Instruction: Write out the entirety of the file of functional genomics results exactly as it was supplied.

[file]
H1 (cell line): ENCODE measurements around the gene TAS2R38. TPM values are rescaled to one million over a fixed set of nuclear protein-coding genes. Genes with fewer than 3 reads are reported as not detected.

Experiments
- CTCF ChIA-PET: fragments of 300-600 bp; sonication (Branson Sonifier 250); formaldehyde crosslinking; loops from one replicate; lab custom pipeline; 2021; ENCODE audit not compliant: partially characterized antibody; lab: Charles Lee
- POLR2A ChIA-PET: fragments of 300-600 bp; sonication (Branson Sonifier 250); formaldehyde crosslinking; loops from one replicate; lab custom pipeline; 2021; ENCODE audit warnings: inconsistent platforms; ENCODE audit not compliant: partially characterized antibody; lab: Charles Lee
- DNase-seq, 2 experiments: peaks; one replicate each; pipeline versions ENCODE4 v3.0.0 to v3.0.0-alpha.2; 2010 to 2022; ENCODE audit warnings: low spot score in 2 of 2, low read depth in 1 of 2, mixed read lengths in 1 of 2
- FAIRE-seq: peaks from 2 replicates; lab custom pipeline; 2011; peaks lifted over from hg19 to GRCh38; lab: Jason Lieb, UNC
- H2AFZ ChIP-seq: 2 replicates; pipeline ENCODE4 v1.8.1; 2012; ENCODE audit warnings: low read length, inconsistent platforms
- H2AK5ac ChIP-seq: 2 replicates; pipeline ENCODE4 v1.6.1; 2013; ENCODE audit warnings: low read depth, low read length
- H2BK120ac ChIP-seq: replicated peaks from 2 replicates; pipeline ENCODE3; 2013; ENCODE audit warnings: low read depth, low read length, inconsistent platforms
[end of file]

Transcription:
H1 (cell line): ENCODE measurements around the gene TAS2R38. TPM values are rescaled to one million over a fixed set of nuclear protein-coding genes. Genes with fewer than 3 reads are reported as not detected.

Experiments
- CTCF ChIA-PET: fragments of 300-600 bp; sonication (Branson Sonifier 250); formaldehyde crosslinking; loops from one replicate; lab custom pipeline; 2021; ENCODE audit not compliant: partially characterized antibody; lab: Charles Lee
- POLR2A ChIA-PET: fragments of 300-600 bp; sonication (Branson Sonifier 250); formaldehyde crosslinking; loops from one replicate; lab custom pipeline; 2021; ENCODE audit warnings: inconsistent platforms; ENCODE audit not compliant: partially characterized antibody; lab: Charles Lee
- DNase-seq, 2 experiments: peaks; one replicate each; pipeline versions ENCODE4 v3.0.0 to v3.0.0-alpha.2; 2010 to 2022; ENCODE audit warnings: low spot score in 2 of 2, low read depth in 1 of 2, mixed read lengths in 1 of 2
- FAIRE-seq: peaks from 2 replicates; lab custom pipeline; 2011; peaks lifted over from hg19 to GRCh38; lab: Jason Lieb, UNC
- H2AFZ ChIP-seq: 2 replicates; pipeline ENCODE4 v1.8.1; 2012; ENCODE audit warnings: low read length, inconsistent platforms
- H2AK5ac ChIP-seq: 2 replicates; pipeline ENCODE4 v1.6.1; 2013; ENCODE audit warnings: low read depth, low read length
- H2BK120ac ChIP-seq: replicated peaks from 2 replicates; pipeline ENCODE3; 2013; ENCODE audit warnings: low read depth, low read length, inconsistent platforms